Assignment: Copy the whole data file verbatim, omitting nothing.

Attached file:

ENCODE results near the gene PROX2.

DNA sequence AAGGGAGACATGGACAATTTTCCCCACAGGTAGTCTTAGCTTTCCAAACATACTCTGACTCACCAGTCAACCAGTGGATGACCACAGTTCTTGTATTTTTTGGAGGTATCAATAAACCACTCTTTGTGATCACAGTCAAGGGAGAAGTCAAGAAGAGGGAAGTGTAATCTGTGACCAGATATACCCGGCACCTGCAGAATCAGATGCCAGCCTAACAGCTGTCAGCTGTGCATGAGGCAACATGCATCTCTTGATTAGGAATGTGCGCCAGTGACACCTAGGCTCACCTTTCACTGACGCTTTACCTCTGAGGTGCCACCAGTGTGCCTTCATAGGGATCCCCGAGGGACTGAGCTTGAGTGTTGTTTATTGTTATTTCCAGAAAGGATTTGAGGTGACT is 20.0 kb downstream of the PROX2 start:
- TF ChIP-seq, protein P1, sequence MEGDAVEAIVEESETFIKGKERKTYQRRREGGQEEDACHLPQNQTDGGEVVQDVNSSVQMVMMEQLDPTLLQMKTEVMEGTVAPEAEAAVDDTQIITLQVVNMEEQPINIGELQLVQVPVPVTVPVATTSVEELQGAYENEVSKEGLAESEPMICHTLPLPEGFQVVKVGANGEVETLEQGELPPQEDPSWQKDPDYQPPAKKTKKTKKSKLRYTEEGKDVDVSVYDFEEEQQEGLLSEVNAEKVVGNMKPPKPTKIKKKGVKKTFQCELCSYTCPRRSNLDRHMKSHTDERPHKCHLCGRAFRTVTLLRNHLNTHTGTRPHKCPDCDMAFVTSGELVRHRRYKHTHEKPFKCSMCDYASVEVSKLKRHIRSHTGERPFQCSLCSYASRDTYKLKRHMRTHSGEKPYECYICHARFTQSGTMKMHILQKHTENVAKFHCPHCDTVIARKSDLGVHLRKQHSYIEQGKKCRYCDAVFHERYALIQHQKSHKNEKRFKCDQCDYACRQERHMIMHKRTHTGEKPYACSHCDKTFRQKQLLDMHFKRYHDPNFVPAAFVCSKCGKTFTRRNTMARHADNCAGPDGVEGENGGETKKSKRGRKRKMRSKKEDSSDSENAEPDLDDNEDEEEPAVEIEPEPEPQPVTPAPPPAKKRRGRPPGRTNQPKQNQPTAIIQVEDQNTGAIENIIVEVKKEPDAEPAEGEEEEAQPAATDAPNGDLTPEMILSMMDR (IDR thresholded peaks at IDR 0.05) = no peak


ENCODE results near the gene PROX2.

DNA sequence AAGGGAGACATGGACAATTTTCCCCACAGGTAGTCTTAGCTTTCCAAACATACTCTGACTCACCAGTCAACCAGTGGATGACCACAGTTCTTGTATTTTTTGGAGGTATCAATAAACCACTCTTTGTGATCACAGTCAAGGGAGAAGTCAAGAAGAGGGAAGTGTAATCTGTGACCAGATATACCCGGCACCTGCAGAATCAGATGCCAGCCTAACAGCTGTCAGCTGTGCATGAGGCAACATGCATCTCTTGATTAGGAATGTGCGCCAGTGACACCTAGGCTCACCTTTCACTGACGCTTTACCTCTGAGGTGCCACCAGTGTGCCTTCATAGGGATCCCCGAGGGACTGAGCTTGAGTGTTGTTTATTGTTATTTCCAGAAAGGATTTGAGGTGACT is 20.0 kb downstream of the PROX2 start:
- TF ChIP-seq, protein P1, sequence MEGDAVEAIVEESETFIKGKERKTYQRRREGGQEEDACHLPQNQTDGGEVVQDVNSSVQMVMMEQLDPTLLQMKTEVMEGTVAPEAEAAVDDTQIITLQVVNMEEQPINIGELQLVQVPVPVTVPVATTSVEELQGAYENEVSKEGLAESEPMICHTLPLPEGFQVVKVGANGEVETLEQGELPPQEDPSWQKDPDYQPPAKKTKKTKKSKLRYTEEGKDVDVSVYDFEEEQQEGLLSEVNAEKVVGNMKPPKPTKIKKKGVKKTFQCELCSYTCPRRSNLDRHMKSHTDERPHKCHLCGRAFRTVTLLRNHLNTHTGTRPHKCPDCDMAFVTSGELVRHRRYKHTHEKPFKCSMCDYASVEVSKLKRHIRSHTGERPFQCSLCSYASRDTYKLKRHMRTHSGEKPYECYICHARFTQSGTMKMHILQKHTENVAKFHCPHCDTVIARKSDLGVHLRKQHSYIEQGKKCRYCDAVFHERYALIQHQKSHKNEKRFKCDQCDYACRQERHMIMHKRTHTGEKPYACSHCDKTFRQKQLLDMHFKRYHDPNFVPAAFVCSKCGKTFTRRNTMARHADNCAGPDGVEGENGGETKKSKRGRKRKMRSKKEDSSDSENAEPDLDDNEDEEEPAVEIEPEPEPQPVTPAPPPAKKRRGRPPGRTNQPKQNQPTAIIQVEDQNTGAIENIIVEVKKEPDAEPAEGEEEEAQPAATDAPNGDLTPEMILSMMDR (IDR thresholded peaks at IDR 0.05) = no peak